The news comes during a time when social-mapping technology is in the news, with Facebook reportedly in the process of acquiring Waze for up to $1 billion, and Alibaba investing nearly $300 million into AutoNavi in a strategic alliance to develop location-based commerce and other mobile navigation and mapping services.
While Waze has developed a way to collate crowdsourced mapping and traffic data, Glympse doesn’t create the maps themselves — as you can see in the example below, the map data can come from Google, but also Microsoft’s Bing, Open Streetmap and others — but its location-tracking technology effectively lets you create a real-time trail showing your route to a particular location.
The resulting maps are animated routes tracking your movements and other data like the speed at which you’re travelling, travel time, and expected arrival time. A person can also make the data ephemeral (like Snapchat!) by giving it an expiration date for how long it can be accessed look something like this:
Bryan Trussel, CEO and co-founder of Glympse, says that already there are a number of companies approaching Glympse for ways to integrate its technology into new applications — areas that the company itself just doesn’t have the resources to tackle itself right now. One of these involves integration into apps around air travel: tracking where a person is as his plane flies from point A to B, useful for someone waiting to pick up that person from the airport.
Trussel says that the SDK will effectively be a version of the private APIs that Glympse already provides to partners like the car companies and others like Garmin.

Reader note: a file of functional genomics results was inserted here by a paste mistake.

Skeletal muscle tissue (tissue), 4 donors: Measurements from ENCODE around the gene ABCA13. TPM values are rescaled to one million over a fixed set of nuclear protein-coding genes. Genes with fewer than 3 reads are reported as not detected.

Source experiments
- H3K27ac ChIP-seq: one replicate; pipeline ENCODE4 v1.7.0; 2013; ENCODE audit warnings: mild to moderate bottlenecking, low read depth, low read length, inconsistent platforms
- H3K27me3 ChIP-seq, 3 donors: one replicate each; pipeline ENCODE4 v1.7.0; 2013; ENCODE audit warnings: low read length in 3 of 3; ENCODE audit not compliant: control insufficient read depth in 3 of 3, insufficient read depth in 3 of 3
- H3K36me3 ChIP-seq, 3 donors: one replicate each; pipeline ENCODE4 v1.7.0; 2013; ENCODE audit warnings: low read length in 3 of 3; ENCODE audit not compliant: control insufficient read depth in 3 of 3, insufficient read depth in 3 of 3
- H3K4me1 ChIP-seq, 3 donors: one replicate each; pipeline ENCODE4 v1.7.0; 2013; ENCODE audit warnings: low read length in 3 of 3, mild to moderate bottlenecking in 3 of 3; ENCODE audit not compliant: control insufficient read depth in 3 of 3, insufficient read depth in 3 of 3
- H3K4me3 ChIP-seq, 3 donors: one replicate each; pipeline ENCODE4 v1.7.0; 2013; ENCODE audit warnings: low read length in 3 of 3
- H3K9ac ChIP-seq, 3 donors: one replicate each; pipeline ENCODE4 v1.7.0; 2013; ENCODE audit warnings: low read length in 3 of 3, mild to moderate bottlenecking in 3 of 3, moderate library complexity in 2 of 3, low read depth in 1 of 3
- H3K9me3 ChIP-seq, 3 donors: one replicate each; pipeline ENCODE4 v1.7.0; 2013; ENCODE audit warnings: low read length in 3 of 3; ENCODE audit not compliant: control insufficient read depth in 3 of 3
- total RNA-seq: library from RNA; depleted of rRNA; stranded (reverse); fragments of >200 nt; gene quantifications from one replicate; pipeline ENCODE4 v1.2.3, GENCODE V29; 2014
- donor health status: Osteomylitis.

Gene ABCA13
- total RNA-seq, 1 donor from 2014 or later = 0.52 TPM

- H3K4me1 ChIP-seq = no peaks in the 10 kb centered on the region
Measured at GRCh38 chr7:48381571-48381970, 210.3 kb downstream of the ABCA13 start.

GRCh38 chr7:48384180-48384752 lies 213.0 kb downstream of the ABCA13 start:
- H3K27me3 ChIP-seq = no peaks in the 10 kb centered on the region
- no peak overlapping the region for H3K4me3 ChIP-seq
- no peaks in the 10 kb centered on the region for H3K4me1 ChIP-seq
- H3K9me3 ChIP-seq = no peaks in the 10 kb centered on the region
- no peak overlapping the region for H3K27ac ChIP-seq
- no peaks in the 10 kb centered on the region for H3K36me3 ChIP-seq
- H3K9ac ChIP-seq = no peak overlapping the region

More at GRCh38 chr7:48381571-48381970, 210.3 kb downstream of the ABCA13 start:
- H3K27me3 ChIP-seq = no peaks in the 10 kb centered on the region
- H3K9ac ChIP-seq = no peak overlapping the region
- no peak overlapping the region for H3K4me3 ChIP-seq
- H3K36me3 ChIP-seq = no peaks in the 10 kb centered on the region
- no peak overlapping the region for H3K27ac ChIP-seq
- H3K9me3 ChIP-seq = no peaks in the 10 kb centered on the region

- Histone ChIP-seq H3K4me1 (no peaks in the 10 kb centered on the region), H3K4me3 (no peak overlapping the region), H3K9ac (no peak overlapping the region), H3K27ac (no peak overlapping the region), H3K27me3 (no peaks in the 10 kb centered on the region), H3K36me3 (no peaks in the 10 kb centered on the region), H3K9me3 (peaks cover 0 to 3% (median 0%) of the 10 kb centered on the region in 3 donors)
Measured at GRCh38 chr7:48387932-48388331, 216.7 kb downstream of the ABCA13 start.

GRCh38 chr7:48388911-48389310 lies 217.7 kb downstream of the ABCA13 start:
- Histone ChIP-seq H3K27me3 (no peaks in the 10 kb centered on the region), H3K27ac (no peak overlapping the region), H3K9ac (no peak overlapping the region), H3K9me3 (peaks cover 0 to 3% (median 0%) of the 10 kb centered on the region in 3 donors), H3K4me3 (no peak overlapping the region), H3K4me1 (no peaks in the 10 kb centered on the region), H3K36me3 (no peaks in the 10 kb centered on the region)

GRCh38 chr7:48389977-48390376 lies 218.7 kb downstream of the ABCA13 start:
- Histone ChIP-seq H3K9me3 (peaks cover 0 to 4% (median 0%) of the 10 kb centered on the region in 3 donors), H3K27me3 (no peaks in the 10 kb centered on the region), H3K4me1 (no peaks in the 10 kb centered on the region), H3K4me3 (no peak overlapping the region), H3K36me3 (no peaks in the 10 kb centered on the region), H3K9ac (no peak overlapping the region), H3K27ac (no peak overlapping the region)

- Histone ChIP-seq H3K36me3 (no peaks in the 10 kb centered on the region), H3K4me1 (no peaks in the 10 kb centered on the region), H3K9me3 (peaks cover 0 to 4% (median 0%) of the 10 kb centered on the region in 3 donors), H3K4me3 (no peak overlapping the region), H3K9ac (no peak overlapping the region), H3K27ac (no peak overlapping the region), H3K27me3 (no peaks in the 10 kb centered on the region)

It comes at a time when Glympse will continue to expand that partner list, and expand out to other verticals. “We’ve done a major partnership every six months, and we plan more, at the rate of one every couple of months,” he said in an interview. “Some car partners but the majority will be outside the automotive space.” This could also extend to licensing deals for the Glympse technology to start appearing on mobile devices as well. And in fact, there are already a number of companies in non-automotive using Glympse’s technology already. They include Gripwire (app development), PetHub (pet protection) and Runtriz (for hospitality solutions).
Glympse will be offering use of the API free of charge to implementations of 300,000 users or less, in the form of a Lite SDK. That free SDK will include the ability to add Glympse functionality to a mobile app as well as a Map Tool, for developers to create and host a custom Glympse Map. The SDK will let users add GPS and location management, contact integration and viewer permissions as well as the coding for a user interface for users to share location from within the third-party app.
Glympse says that a further, paid commercial SDK is designed for developers and enterprises that expect more than 300,000 monthly active users, or need more support, flexibility with user experience flow, or the ability to create more custom features.
So why the delay of offering an API only now? Trussel says that Glympse has had a lot of incoming requests to use the platform from the beginning, but “we decided not to lead with the platform because we wanted to have it stable and documented. Having an SDK means dealing with support and questions, and we spent our resources working with customers directly and refining platform. Now we are at the point where our partners are using the platform in identical ways so we can handle a variation of people using in a lot of different ways. The timing will be right for us.”
Glympse has to date raised $7.5 million from investors that include Menlo Ventures and Ignition Partners.
Originally posted here: Glympse Launches Its First API To Put Location Sharing Into Any App Or Platform
Jolicloud, which last October pivoted yet again – to become Jolidrive: a “entry point”/dashboard for accessing third party cloud services like Dropbox, Google Drive, Box and also social accounts like Vimeo, Instagram and YouTube — has taken the next obvious step on this new product path and added a search function to flesh out its role as a cloud content (re)discovery service.